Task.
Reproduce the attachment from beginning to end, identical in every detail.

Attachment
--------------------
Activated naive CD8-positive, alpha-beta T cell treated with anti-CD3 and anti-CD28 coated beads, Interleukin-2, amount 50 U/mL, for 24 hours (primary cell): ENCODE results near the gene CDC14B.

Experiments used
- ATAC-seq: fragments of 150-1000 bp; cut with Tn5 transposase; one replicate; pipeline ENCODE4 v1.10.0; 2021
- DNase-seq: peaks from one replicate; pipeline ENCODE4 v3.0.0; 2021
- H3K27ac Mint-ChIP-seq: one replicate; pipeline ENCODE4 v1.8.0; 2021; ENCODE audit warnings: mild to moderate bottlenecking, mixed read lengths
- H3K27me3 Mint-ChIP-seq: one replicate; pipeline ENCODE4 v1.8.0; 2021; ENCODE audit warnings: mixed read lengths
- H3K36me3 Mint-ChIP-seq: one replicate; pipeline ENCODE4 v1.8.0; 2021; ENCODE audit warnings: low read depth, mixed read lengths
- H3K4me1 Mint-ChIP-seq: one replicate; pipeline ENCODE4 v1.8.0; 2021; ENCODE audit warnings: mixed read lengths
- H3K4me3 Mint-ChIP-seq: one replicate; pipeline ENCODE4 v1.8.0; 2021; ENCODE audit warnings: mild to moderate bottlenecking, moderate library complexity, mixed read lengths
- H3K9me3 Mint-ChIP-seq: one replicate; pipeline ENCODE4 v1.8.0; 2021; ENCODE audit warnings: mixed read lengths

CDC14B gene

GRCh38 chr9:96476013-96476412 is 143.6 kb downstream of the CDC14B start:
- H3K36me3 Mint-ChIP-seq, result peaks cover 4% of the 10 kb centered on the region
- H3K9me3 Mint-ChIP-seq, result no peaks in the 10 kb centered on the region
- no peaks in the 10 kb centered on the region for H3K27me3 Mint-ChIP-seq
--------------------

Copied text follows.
Activated naive CD8-positive, alpha-beta T cell treated with anti-CD3 and anti-CD28 coated beads, Interleukin-2, amount 50 U/mL, for 24 hours (primary cell): ENCODE results near the gene CDC14B.

Experiments used
- ATAC-seq: fragments of 150-1000 bp; cut with Tn5 transposase; one replicate; pipeline ENCODE4 v1.10.0; 2021
- DNase-seq: peaks from one replicate; pipeline ENCODE4 v3.0.0; 2021
- H3K27ac Mint-ChIP-seq: one replicate; pipeline ENCODE4 v1.8.0; 2021; ENCODE audit warnings: mild to moderate bottlenecking, mixed read lengths
- H3K27me3 Mint-ChIP-seq: one replicate; pipeline ENCODE4 v1.8.0; 2021; ENCODE audit warnings: mixed read lengths
- H3K36me3 Mint-ChIP-seq: one replicate; pipeline ENCODE4 v1.8.0; 2021; ENCODE audit warnings: low read depth, mixed read lengths
- H3K4me1 Mint-ChIP-seq: one replicate; pipeline ENCODE4 v1.8.0; 2021; ENCODE audit warnings: mixed read lengths
- H3K4me3 Mint-ChIP-seq: one replicate; pipeline ENCODE4 v1.8.0; 2021; ENCODE audit warnings: mild to moderate bottlenecking, moderate library complexity, mixed read lengths
- H3K9me3 Mint-ChIP-seq: one replicate; pipeline ENCODE4 v1.8.0; 2021; ENCODE audit warnings: mixed read lengths

CDC14B gene

GRCh38 chr9:96476013-96476412 is 143.6 kb downstream of the CDC14B start:
- H3K36me3 Mint-ChIP-seq, result peaks cover 4% of the 10 kb centered on the region
- H3K9me3 Mint-ChIP-seq, result no peaks in the 10 kb centered on the region
- no peaks in the 10 kb centered on the region for H3K27me3 Mint-ChIP-seq